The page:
By Omar Sacirbey, Reporter
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A rendering of a Rise Express outlet at a Circle K outlet in Florida.
The age of buying marijuana when you fill up your car has arrived in the United States – at least in Florida.
Green Thumb Industries, one of the biggest multistate operators in the U.S., signed an agreement with Circle K – one of the largest convenience-store chains in the world – that allows the cannabis company to lease space and open medical marijuana dispensaries adjacent to Circle K locations in Florida.
The Chicago-based cannabis company plans to start a “test and learn” rollout in 2023 with about 10 stores around the state, Green Thumb Industries (GTI) said in a Wednesday news release.
GTI, owner of the Rise Dispensaries chain, will brand it’s Florida stores as Rise Express.
Circle K, headquartered in Vancouver, British Columbia, has more than 600 stores in Florida.
The Rise Express stores will sell flower, pre-rolls, vape cartridges and edibles.
“The opening of Rise Express stores at Circle K locations is a game-changer. Convenience is a strong channel in retail, and people want more access to cannabis,” GTI founder and CEO Ben Kovler said in a statement.
The products that will be sold at Rise Express stores will come from GTI’s 28-acre cultivation facility in Ocala, which is expected to be operational by the end of 2022.
There are more than 700,000 MMJ card holders in Florida, according to the state health department.
In that deal, Alimentation Couche-Tard, which owns about 20% of Fire and Flower, will open a cannabis retailer adjacent to its Circle K location in Brampton, Ontario.
That store will be operated under Fire & Flower’s Spark Perk’s brand.
In 2021, Canadian cannabis company Canopy Growth Corp. signed a deal with Circle K to sell its line of Whisl CBD vape cartridges through the convenience chain’s roughly 3,000 U.S. stores.
And this past May, Minnesota passed a groundbreaking state law allowing the sale of intoxicating hemp-derived THC edibles in mainstream retail outlets such as grocery and convenience stores.
But the law doesn’t permit marijuana sales.
Now that Circle K has broken the dam, can more deals between convenience stores and cannabis companies be expected?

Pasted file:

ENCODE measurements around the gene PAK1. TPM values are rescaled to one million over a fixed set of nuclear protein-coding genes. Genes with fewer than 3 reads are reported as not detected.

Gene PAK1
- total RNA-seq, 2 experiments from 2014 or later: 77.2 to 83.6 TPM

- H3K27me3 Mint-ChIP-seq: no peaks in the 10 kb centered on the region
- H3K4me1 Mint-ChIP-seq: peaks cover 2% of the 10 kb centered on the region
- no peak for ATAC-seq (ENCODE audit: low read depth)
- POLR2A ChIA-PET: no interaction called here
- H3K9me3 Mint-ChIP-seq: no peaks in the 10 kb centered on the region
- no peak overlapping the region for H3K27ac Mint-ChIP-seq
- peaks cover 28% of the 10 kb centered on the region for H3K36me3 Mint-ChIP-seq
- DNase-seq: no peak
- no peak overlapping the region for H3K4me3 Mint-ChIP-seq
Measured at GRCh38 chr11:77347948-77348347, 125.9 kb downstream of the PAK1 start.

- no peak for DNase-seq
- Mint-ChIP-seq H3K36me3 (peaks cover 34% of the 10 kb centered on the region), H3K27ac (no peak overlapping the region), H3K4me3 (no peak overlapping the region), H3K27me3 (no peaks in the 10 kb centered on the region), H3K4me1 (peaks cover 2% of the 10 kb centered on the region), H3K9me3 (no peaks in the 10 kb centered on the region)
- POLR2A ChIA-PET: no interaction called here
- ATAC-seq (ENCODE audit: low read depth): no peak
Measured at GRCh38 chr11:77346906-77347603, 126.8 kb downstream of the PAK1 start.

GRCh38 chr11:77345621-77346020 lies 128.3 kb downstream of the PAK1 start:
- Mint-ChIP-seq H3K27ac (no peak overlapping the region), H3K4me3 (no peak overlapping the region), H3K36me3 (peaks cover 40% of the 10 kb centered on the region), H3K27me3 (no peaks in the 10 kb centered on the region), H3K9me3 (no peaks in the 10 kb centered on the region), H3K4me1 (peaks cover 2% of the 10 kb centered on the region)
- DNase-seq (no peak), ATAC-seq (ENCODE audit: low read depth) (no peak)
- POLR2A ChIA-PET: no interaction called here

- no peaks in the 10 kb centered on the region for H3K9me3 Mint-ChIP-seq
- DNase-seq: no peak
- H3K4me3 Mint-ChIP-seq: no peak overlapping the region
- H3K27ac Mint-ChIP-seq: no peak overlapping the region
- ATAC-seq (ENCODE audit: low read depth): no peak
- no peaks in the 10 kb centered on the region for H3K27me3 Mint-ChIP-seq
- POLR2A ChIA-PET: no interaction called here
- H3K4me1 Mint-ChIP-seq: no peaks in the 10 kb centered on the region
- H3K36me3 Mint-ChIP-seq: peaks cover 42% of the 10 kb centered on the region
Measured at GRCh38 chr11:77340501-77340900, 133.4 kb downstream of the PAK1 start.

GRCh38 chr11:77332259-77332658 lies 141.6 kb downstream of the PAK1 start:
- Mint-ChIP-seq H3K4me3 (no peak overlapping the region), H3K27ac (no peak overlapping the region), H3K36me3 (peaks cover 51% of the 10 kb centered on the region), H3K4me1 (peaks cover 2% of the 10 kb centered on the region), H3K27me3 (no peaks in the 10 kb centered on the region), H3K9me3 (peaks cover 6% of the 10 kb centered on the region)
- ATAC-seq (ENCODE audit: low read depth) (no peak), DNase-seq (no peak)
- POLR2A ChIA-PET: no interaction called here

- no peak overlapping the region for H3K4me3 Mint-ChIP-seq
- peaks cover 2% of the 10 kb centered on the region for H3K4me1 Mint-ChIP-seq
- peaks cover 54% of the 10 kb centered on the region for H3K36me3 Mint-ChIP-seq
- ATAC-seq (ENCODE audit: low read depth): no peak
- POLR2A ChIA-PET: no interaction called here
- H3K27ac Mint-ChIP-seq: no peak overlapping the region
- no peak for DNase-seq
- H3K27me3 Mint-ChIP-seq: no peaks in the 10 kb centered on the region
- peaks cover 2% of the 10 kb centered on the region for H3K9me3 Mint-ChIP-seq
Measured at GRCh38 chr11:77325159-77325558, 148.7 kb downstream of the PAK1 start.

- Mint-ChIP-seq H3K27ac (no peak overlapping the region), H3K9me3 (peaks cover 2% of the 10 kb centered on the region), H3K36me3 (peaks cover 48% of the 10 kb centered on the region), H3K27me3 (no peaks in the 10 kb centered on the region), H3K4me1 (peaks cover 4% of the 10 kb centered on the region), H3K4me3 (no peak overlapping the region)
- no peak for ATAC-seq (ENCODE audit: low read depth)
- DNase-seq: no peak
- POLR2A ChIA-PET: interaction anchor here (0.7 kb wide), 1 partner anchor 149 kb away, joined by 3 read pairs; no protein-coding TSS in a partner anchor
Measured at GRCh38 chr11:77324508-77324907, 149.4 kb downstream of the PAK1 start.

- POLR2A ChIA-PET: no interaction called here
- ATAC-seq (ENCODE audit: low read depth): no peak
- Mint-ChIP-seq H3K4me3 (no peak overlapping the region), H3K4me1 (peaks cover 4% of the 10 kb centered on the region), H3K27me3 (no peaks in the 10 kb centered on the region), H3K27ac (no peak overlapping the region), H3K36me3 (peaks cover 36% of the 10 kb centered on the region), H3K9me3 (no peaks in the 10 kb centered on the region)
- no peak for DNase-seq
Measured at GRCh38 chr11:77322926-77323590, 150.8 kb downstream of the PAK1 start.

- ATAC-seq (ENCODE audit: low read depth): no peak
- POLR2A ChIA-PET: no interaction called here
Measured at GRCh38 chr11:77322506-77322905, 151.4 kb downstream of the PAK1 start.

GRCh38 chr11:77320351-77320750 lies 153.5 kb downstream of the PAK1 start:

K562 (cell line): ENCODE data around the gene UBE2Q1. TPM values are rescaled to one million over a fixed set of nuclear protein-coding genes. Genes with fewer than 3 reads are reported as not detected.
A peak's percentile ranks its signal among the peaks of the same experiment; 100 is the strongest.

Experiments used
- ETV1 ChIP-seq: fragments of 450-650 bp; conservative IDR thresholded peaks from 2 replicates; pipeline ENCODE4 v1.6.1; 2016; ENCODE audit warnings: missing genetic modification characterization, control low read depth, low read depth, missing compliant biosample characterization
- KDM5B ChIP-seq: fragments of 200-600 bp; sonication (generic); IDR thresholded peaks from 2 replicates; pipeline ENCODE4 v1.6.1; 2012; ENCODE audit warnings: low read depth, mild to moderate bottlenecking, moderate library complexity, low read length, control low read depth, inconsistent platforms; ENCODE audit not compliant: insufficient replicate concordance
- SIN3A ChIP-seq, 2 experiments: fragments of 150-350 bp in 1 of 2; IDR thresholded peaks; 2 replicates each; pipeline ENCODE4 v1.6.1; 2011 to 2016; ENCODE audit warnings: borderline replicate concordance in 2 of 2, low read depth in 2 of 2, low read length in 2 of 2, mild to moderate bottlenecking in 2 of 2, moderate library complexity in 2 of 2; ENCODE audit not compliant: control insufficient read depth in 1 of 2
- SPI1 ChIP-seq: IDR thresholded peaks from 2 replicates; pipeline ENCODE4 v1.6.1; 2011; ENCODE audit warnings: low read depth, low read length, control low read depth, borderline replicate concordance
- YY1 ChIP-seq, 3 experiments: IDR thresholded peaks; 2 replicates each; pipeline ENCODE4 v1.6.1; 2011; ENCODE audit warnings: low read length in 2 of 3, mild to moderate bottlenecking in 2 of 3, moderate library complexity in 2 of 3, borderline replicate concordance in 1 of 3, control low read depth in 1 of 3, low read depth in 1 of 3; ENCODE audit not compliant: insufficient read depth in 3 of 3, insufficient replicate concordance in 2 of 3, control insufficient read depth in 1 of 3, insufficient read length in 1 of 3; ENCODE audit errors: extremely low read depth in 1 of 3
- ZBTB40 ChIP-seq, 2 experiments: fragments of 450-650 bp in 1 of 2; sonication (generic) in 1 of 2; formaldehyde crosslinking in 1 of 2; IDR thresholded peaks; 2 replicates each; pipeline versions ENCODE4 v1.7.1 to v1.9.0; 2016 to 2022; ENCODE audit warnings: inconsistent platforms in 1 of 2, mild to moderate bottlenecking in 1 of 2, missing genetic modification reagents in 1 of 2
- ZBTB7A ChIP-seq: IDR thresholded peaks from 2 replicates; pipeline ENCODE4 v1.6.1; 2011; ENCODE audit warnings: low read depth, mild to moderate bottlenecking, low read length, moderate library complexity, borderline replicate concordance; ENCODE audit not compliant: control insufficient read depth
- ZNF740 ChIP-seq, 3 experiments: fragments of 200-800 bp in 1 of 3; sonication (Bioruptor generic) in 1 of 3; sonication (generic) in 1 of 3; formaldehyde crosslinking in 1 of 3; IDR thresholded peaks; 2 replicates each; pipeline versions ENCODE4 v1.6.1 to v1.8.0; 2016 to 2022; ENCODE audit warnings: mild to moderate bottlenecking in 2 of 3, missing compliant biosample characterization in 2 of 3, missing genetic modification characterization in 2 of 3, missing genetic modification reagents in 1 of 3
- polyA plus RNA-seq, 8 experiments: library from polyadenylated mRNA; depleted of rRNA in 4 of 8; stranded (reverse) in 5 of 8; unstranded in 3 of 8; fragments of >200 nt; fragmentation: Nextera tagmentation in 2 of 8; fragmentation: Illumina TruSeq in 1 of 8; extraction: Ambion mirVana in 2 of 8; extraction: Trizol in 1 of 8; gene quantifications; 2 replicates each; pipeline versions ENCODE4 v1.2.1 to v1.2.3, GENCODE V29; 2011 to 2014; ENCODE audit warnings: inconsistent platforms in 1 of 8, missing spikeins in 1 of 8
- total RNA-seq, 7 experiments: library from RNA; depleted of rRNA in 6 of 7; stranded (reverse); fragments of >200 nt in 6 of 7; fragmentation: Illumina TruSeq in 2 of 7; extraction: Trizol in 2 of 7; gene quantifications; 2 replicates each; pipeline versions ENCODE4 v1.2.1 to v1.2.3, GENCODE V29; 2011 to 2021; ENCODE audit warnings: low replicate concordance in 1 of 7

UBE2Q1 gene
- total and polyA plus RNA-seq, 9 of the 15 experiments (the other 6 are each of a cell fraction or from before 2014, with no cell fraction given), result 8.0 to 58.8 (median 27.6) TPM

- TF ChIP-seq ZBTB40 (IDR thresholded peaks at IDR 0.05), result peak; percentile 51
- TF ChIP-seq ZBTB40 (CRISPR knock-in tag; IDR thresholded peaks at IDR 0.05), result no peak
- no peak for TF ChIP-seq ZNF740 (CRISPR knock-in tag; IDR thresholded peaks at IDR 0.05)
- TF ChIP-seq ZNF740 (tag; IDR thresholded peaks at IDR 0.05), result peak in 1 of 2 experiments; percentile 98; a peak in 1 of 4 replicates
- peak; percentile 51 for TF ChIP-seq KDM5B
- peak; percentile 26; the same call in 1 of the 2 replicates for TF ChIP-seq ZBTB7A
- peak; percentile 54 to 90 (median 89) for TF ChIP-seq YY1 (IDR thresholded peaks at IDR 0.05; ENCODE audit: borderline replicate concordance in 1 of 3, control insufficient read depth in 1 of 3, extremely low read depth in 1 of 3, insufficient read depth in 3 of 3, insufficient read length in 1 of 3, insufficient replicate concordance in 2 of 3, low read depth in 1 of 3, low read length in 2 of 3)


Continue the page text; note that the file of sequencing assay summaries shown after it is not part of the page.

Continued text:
It’s unlikely, unless it’s another deal in Florida, said Maddie Scanlon, senior insights analysts at the Brightfield Group, a Chicago-based cannabis business analytics firm.
The main reasons GTI and Circle K were able to pull off this deal are Florida’s regulations and consumer habits, she said.
“Florida’s market is extremely unique in that the people with licenses can open an unlimited amount of dispensaries, given they have the proper approval from the area they want to put it in,” Scanlon said.
“With that system, it makes sense to put resources toward very small locations.”
She noted that multistate operator Trulieve Cannabis has roughly 120 stores in its home market.
A small-store model would be less likely to work in states with limited licenses because locations in such markets require customer volume to succeed, according to Scanlon.
“Markets that have limited licenses would not be able to replicate the same sort of thing,” she said.
Secondly, a recent Brightfield study showed that for 52% of cannabis consumers in Florida – more than any other state surveyed – location is the most important factor when they choose where to shop for medical marijuana.
By comparison, about 21% of cannabis consumers in California said location was the most important attribute when they picked a dispensary.
At the same time, Scanlon noted, GTI’s Rise chain has not done well in Florida, primarily because of a lack of brand awareness and sales.
Teaming up with Circle K could change that.
“Distinctly going for that location, convenience, I think will fare really well for them,” Scanlon said. “I think they’ll be one to watch now Florida.”
Omar Sacirbey can be reached at firstname.lastname@example.org.